Superyacht captains versus managers
How has the yacht captain-manager relationship evolved alongside the ever-changing regulatory sphere?
For much time, the long-standing turf war between captains and managers has been discussed, but with little focus on the reasons behind the sometimes fraught relationship between the two and, sadly, as is so familiar in our industry, with few solutions proposed.
In the next issue of The Superyacht Report – issue 177 – we look to understand why this relationship has been so tricky to manage in the past, and what this means for the future, in the context of our ever-evolving industry.
Those who have spent longer at the helm of superyachts do, perhaps, have good reason for experiencing a problematic dialogue with management in the past, as Glen Allen, captain of Fleet Miami, succinctly highlights: “Before the fleet got so much bigger in size, and regulations so much stricter, owners had only one ‘go-to’ person, and that was the captain.” But Allen points to what he calls an “explosion” a few years ago, where more management companies and divisions were popping up across the landscape of our industry.
Nowadays, however, the complex regulatory sphere that surrounds yachting means that, particularly for commercially-flagged vessels, working without management is, for many, near impossible. John Rosatti, owner of Double Down, admitted that he nearly sold his yacht after trying to manage it himself – “We couldn’t keep up with it. It’s a big job … you need a management company for a boat this size [65m]” (read the interview in issue 176 of The Superyacht Report).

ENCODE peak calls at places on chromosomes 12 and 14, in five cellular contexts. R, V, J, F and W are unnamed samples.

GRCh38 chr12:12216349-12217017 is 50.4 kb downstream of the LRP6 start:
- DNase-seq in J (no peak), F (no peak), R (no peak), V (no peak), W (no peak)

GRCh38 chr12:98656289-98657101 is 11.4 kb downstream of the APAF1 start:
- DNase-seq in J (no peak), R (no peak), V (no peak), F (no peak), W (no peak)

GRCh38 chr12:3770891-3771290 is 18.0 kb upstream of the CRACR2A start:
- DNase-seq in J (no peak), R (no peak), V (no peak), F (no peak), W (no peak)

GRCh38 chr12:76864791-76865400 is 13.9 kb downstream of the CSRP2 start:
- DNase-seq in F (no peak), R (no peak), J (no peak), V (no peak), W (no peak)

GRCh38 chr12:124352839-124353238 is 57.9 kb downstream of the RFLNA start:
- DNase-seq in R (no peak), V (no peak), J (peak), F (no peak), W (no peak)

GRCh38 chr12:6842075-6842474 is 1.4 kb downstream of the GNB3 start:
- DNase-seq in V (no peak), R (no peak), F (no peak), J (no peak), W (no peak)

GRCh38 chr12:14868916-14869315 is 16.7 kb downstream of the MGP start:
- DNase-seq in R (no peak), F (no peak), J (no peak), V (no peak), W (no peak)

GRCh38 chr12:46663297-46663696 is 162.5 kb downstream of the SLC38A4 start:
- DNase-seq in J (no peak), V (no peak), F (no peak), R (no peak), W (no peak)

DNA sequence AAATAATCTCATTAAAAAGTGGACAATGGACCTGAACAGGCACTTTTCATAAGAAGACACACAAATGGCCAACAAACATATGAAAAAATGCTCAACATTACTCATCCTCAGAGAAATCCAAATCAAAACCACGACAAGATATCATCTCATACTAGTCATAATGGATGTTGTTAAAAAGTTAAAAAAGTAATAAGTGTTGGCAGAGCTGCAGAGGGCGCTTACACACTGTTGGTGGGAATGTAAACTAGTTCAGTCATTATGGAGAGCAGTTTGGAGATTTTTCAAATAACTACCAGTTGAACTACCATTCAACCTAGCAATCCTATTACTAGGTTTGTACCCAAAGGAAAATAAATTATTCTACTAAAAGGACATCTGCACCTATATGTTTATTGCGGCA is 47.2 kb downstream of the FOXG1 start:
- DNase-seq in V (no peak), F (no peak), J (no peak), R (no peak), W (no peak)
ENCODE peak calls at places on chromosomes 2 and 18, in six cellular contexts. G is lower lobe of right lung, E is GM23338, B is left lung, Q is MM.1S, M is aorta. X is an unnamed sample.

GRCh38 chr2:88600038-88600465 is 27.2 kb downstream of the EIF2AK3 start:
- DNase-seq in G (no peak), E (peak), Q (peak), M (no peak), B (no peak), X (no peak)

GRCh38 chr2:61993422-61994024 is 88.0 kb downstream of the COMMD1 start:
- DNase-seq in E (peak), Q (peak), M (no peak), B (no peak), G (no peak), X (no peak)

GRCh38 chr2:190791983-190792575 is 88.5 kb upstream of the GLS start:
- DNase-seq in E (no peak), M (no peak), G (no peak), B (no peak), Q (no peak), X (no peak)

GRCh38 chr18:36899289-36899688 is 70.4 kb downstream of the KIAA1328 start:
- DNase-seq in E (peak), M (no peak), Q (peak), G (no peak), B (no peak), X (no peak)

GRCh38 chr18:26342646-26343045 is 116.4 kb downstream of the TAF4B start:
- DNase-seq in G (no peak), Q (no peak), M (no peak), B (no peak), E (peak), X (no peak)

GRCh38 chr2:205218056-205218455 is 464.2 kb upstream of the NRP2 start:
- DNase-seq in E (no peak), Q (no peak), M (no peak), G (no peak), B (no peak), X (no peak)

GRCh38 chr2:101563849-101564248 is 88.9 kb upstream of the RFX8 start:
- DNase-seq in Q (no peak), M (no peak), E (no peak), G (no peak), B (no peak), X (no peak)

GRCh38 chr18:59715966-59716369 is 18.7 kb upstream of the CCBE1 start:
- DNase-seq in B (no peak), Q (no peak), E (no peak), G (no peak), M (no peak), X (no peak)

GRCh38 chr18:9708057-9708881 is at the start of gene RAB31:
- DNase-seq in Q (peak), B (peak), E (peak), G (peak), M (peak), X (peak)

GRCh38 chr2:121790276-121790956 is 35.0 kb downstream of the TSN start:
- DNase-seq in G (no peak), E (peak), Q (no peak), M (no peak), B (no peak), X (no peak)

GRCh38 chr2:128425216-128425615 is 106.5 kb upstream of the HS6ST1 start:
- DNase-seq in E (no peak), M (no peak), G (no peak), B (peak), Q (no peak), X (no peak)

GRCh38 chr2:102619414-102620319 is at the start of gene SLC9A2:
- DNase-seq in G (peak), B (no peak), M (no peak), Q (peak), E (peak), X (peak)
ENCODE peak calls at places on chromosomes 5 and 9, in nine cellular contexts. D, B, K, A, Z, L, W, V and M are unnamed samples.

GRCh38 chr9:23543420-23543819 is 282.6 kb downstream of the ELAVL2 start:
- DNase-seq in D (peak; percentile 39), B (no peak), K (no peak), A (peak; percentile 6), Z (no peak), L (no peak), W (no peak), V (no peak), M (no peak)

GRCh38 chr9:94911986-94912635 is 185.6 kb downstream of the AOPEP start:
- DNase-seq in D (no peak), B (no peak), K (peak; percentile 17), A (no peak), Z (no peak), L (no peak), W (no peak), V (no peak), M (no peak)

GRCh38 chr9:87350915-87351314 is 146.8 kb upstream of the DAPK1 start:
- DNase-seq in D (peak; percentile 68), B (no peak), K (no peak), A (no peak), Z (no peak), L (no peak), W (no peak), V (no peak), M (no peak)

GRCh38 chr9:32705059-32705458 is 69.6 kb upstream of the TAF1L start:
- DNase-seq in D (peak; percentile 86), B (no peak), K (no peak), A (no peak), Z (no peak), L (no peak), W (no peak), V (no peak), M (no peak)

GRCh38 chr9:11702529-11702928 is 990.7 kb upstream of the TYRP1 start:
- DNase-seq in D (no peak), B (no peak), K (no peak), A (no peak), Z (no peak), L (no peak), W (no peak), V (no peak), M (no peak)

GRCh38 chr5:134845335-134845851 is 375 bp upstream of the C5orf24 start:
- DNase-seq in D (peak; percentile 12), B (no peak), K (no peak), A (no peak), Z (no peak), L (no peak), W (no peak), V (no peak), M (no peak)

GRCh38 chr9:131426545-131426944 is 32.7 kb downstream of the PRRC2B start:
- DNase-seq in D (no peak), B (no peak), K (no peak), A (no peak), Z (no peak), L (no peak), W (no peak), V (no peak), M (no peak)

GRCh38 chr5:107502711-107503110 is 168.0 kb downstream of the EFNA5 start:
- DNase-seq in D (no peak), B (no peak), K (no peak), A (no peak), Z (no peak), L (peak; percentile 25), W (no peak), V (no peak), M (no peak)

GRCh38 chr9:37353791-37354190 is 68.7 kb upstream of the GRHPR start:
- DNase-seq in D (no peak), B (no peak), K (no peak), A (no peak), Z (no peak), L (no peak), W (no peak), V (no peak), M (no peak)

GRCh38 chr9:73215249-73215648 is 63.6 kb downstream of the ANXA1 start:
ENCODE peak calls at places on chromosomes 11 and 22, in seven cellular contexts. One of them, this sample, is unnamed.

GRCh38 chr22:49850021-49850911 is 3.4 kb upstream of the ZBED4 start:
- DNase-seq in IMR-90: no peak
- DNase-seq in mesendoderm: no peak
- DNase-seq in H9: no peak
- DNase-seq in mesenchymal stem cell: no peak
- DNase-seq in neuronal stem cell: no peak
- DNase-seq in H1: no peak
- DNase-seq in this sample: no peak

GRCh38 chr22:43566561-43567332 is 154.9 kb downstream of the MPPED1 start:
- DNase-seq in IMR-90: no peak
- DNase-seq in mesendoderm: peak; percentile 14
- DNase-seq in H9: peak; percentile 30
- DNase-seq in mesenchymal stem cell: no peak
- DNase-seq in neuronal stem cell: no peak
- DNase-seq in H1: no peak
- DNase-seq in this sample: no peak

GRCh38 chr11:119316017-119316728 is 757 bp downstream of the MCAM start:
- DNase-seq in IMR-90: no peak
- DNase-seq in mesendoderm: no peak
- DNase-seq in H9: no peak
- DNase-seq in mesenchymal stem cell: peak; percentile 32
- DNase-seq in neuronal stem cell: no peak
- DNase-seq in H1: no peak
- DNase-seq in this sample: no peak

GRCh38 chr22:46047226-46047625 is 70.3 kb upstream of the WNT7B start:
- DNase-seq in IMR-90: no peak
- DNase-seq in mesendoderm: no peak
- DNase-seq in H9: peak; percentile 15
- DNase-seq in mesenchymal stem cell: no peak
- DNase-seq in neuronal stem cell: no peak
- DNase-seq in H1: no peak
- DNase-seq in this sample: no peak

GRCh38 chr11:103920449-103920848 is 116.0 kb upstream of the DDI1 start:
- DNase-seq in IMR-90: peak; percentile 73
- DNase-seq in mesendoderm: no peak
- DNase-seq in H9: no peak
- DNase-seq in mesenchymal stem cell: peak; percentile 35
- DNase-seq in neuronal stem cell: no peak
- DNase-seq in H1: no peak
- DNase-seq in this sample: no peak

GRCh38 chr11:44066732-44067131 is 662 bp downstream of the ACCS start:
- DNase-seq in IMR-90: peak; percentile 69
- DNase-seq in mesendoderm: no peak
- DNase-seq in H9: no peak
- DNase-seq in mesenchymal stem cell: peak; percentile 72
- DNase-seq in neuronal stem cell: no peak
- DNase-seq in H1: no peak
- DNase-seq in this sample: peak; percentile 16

James Archer, captain of 49.4m Te Manu, elaborates. “We operate in such a complex regulatory environment these days, so it’s fundamental that we are efficiently assisted by shore-based support.” And his use of the word “we” is key, and points to an interesting suggestion by Tom Leyland, ex-superyacht captain and current operations director at West Nautical. Leyland believes the owners shouldn’t be the clients of the managers – instead, it should be the captains. “I think that the best client for a yacht management company is the captain, because communication is key in this relationship. The owner should trust his captain in making these decisions.”
The argument for and against yacht management has, by necessity, evolved over the years, in the context of increasing regulation. However, with more management companies appearing, to cater for these needs, understanding what makes the most constructive and efficient relationship is key.
Felix Sowerbutts goes into detail on the changing nature of the captain-manager relationship in issue 177 of The Superyacht Report. Subscribe, and receive your copy, here.
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